Review: The Stanley Parable: Ultra Deluxe

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Have you ever tried the 2013 version of The Stanley Parable before? If you haven’t, then you don’t need to worry! This game plays just as it would play in the original, with a slight increase in additional content, new secrets, and plenty more discoveries.

For me, this game is totally new and different, so I wouldn’t be able to tell you what was added or possibly removed. However, from what I’ve played and had done so far, I can tell that this is going to bring a few odd endings and a few discoveries. There is not just one scenario or one path to play through. Each time you go a different way from the narrative story, it creates a new venture to figure out. Close enough to play a sort of maze.

On the other hand, it could feel as if the game’s story is built by the player, which is you! So there is no need to worry about doing something unusual, the game is meant to be accomplished in so many different ways. It just won’t be like any game you’ve played before, which is a good thing! Cause who doesn’t want to change the outcome each time they play, it’s absolutely fun!

Graphics and Sound

The entire 3D design is perfect in how well it makes you feel as if you’re in a real-world office building environment. It’s a little strange that the person, Stanley who we are, isn’t really anything. You can look around with the camera button on the controller to view the rooms and everything around, but for Stanley, you will see nothing there just as if we are an invisible person roaming around.

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Additionally, the building is very much desolate and vacant, with no other employees to be found. It must be very easy to just work on making great objects look real when no characters need to be designed. Nonetheless, the many objects inside the rooms you can visit are not that obvious to which will really work or be accessible. So searching around to find something to actually turn on or off, move or use is a bit hard. To add to that, I don’t feel that the actions are too real when it comes to turning on or accessing something since there are no real hands or Stanley’s body coming in contact with the object or device.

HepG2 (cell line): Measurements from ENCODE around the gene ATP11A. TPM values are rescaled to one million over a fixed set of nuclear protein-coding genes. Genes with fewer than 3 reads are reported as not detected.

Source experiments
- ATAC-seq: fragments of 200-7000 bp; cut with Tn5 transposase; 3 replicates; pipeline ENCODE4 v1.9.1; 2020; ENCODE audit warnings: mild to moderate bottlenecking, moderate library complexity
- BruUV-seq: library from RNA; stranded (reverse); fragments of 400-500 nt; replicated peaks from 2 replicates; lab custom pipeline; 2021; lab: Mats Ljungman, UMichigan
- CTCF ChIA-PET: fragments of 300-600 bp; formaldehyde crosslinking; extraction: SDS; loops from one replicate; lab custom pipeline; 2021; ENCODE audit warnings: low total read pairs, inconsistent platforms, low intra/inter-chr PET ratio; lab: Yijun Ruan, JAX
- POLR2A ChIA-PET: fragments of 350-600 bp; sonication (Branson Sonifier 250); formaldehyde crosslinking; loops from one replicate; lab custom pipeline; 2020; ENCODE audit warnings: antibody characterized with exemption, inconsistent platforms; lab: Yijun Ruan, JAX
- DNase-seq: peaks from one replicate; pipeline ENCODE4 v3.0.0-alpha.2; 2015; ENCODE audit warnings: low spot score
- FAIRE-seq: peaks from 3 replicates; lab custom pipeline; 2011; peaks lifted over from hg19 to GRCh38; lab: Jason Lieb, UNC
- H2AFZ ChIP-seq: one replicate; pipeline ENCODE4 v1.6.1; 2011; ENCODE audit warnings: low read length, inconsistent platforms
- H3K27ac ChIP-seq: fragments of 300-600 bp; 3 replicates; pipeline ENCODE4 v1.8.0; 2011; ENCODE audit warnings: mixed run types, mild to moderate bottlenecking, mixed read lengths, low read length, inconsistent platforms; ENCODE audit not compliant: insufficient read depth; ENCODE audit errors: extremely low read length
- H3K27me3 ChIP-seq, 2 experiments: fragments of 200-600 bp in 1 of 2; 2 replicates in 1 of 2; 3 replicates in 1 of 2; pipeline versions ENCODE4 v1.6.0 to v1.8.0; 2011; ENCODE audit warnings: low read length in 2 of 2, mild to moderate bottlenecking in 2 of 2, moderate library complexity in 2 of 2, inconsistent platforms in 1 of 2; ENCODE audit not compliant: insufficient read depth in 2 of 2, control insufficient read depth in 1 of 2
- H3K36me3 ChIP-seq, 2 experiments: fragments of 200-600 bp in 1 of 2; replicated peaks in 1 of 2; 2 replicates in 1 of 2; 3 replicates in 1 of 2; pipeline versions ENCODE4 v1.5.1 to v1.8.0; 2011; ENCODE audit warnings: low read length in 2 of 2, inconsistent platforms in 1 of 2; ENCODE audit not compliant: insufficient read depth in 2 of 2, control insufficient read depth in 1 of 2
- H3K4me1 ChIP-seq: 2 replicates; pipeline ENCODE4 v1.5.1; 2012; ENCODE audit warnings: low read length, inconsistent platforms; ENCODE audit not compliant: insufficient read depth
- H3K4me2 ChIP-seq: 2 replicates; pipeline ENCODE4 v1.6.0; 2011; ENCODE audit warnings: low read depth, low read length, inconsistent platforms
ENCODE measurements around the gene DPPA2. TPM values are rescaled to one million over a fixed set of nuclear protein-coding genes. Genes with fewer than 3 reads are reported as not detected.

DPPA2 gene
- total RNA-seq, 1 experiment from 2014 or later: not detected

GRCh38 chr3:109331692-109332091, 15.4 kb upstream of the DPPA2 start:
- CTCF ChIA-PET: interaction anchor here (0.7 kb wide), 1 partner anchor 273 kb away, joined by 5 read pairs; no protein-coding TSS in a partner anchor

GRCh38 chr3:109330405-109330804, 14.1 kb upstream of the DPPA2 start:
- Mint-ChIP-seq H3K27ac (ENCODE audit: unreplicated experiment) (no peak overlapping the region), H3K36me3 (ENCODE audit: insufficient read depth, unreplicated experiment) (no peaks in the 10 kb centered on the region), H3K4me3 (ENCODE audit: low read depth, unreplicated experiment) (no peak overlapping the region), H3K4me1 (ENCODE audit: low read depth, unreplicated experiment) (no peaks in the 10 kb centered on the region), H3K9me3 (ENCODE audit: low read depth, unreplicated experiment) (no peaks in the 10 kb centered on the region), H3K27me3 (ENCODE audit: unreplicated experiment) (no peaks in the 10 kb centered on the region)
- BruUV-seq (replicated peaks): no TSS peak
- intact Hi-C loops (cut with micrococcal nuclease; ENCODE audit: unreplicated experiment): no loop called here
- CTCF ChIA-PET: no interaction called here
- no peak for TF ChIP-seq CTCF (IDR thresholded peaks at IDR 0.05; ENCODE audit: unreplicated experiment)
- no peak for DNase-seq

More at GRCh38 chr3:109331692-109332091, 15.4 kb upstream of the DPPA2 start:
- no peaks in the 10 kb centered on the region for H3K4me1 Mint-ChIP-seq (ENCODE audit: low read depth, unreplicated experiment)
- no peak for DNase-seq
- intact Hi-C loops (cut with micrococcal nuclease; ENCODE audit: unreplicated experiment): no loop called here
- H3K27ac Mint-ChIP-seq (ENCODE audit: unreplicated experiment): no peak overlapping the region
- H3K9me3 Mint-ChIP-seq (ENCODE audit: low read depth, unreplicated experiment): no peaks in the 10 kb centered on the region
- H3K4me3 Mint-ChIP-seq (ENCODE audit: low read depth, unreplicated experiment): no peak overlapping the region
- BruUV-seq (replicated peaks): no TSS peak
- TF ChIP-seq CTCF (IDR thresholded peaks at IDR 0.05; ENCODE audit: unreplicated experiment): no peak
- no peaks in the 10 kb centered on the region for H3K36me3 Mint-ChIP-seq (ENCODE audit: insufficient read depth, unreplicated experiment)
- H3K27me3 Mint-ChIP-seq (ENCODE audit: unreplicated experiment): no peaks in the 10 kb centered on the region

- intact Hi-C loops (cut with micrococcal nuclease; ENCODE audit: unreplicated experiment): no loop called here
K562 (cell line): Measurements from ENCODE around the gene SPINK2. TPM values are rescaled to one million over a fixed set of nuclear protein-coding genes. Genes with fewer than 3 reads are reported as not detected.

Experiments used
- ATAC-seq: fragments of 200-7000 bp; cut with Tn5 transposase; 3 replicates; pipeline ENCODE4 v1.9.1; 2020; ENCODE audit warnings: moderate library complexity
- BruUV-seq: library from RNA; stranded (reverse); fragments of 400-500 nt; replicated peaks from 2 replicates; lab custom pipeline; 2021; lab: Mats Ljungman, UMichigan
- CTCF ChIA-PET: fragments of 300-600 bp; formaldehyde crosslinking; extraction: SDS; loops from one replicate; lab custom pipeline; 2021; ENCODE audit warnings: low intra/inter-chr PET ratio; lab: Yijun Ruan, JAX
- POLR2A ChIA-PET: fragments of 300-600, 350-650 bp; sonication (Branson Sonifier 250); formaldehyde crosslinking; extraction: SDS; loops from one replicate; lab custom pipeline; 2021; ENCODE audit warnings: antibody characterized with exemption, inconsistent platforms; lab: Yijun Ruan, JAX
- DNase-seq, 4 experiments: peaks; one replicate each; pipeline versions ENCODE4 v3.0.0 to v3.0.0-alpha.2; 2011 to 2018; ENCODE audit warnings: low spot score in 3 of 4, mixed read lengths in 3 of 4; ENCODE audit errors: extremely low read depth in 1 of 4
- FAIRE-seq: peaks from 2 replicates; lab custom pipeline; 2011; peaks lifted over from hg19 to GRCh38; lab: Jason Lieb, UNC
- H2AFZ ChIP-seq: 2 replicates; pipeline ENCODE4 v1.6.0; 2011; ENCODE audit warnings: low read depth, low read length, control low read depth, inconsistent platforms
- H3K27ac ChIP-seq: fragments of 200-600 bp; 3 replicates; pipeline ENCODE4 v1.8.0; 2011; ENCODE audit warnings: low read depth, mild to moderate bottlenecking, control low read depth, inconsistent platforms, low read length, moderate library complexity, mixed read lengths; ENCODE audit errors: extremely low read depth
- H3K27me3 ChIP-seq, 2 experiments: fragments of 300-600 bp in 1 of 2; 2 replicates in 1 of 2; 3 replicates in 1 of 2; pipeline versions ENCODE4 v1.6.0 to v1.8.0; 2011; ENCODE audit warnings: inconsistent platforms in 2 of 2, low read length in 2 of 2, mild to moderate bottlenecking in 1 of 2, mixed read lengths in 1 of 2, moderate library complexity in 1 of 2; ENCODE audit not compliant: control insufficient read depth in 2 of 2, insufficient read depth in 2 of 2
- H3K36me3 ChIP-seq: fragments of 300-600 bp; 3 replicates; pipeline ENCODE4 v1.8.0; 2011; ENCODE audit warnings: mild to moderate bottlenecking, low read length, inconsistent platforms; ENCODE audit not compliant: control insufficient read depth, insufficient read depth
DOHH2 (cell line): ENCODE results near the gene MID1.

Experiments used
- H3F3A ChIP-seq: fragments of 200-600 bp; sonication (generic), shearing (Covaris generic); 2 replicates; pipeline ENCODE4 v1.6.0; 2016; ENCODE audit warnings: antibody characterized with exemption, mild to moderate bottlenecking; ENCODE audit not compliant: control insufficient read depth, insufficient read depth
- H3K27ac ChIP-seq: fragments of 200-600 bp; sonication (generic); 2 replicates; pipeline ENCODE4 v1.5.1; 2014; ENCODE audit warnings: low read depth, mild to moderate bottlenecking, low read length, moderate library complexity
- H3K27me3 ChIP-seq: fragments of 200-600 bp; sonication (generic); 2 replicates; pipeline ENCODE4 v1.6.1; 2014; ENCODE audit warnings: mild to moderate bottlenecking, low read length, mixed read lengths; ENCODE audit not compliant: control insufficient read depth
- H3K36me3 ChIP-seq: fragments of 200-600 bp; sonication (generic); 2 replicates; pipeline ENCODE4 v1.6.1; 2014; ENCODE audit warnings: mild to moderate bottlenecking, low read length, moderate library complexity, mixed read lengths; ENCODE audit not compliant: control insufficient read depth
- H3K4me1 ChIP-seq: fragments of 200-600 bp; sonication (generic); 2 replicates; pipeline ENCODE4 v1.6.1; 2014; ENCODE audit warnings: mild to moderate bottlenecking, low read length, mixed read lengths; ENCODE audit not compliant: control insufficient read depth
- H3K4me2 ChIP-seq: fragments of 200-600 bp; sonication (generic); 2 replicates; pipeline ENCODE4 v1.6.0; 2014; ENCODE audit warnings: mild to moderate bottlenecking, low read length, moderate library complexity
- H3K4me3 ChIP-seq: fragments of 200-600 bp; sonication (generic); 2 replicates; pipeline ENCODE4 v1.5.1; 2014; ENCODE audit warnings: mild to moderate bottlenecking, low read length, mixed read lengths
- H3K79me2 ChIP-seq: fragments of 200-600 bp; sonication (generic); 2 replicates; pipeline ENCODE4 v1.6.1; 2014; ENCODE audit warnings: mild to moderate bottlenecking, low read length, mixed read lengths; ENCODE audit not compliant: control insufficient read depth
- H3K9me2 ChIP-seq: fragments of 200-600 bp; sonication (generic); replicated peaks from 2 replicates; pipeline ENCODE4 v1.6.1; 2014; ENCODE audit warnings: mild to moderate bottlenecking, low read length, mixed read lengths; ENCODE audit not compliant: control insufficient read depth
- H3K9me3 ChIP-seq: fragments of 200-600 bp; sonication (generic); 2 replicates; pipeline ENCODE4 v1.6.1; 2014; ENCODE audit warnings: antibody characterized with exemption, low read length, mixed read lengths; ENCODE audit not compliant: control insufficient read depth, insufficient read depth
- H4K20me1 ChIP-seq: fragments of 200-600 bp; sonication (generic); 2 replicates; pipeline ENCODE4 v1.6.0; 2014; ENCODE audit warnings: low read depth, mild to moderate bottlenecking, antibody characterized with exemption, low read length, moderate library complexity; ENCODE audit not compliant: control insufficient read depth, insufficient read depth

I guess I’m just not always a fan of an invisible ghost character to be roaming around, then a real figure being there. However, the game still plays quite well and works exactly as the game has been intended to. Plus, the many rooms and background scenes are nicely set up to give a really good office experience, even in a digital way. I do feel that the vacant rooms and unknowing things that could be around the corner also gave me an eerie feeling, especially being my first time playing. Not to say that a monster is going to jump out, which I realized after playing, but it does sort of make you wonder.

Now the sounds or music isn’t much. Instead, you have a narrator speaking out the story as you roam the building. So for music, it’s a bit on the quiet side, until the narrator adds some music to the game. It’s a bit strange so I don’t know, it all depends on how the game goes. Plus, The sound effects perfectly match the motions and actions taken. So together with the emptiness or baffling music choice, it all works with the strange gameplay.

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Final Thoughts

I’ve never had a chance to try the original game released in 2013. However, for the first time trying The Stanley Parable: Ultra Deluxe, I can tell you it’s remarkable and unusual too! Especially cause the entire game is about what you want to do and changes or restarts on its own. Each move, each direction or action you take, is what creates the story. The entire narrative portion just goes along with the player’s next moves but restarts when it feels you’ve gone off the right course. I don’t think I really enjoy that portion, it would be great if it kept allowing you to just roam, but that isn’t the case in this game.

On the other hand, the freedom to direct the story and the game is somewhat interesting to me. No wonder this game is sortof hard to decide what type of genere this game could be considered, expect for the obvious one, an adventure game. There is nothing flawed or unintended to happen while I’ve played, and I didn’t discover any strange loading problems. Even if I do something different, the game reacts to the actions made and the narrator explains each of them as I perform them. However, it’s a bit vague; not exactly what I’m trying to do.

Lastly, I love that this game is unusual, but I wish it was a bit more sandbox-style or in other words, up to you to do as you please. However, you can still do different things, just the problem occurs when the narrator blocks you, so many times and restarts the game. It’s basically a puzzling maze to me, which changes each time it restarts and is limited to roaming. So all in all, I actually found the game, okay after a few times playing from beginning to end. Yet, this game may not be for me. Though, if you love to be stumped and try to discover new routes to the exit or winning location, then you may want to try this game.

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